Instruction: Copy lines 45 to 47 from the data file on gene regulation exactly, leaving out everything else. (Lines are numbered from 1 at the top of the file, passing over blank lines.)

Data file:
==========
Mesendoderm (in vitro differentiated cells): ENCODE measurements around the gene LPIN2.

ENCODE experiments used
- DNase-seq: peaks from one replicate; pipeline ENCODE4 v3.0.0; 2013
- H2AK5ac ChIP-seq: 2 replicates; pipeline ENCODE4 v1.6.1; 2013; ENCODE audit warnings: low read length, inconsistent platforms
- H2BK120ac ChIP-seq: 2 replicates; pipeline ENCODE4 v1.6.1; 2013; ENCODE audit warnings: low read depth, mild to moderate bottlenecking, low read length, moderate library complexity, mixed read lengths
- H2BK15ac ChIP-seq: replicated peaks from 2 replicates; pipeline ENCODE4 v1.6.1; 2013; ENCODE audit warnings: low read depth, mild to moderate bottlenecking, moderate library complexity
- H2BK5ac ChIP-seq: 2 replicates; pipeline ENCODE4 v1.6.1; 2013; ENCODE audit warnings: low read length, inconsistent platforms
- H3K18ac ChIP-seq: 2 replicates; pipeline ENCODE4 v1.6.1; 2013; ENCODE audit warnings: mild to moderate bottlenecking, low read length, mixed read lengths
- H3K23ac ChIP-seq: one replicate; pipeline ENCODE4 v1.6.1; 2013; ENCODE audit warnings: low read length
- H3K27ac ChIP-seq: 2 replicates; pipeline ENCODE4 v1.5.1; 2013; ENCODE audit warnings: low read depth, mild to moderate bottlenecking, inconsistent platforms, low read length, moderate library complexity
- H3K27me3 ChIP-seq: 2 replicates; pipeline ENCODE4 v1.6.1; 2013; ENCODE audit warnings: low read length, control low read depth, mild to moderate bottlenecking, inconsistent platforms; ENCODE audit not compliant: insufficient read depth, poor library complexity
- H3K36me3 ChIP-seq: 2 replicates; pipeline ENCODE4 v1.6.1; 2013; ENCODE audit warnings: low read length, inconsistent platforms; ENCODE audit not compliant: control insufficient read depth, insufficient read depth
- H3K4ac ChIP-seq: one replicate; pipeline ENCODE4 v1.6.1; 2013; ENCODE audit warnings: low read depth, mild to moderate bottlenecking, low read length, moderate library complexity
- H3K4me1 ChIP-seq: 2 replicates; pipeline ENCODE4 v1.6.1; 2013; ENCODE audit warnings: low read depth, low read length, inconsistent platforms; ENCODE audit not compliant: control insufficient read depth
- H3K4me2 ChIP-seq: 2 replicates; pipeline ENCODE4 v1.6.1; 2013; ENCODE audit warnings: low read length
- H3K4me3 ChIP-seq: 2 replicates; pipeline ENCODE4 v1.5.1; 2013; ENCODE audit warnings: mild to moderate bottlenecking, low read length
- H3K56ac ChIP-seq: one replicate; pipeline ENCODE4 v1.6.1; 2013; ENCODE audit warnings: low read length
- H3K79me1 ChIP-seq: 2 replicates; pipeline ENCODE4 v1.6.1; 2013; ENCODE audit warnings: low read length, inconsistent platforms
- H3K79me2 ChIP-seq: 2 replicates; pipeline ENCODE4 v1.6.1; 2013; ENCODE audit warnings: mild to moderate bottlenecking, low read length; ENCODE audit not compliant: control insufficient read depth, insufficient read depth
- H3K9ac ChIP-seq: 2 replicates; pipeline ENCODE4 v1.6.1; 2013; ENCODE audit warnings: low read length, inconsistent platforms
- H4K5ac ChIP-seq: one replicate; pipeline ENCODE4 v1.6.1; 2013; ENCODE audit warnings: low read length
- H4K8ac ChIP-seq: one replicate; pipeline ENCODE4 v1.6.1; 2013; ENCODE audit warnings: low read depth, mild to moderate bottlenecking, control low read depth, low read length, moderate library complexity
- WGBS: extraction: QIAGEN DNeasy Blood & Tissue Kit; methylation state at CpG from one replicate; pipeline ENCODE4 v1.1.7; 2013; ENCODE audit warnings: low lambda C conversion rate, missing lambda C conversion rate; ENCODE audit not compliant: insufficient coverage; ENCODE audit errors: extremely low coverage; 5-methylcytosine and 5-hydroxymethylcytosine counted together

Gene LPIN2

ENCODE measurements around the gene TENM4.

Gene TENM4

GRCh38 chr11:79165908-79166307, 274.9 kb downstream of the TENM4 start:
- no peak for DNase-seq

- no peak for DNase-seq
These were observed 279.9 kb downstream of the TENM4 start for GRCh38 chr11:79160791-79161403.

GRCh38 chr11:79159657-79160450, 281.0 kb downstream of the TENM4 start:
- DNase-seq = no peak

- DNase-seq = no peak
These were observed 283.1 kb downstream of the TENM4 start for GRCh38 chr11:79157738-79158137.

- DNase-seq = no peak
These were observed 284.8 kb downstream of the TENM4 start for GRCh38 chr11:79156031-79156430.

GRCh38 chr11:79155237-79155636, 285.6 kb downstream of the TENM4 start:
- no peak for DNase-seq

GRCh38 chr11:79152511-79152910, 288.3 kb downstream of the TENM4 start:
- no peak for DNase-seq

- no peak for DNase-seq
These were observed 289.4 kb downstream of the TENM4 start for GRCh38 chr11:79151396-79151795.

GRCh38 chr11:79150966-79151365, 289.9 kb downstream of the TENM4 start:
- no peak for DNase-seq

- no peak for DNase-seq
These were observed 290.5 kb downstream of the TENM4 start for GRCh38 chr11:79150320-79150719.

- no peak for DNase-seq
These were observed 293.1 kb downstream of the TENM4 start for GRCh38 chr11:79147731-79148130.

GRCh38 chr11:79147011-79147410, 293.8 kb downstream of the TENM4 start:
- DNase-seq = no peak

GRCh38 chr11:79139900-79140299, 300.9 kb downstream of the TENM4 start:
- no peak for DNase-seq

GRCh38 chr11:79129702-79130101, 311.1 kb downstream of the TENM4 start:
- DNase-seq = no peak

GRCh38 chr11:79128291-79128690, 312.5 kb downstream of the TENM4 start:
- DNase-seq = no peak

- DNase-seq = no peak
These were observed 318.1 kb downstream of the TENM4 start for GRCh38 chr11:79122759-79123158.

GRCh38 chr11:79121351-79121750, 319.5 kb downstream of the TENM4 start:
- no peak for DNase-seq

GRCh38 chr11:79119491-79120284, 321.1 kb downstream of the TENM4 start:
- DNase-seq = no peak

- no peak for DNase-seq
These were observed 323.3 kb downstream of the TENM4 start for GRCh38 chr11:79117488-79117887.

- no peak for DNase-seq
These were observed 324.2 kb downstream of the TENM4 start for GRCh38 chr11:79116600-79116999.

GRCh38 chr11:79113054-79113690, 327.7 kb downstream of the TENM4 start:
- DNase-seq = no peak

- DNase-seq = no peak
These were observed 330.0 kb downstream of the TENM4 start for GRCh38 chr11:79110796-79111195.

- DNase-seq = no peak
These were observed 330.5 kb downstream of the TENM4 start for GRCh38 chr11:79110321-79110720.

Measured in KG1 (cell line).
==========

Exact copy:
- no peak for DNase-seq
These were observed 290.5 kb downstream of the TENM4 start for GRCh38 chr11:79150320-79150719.

- no peak for DNase-seq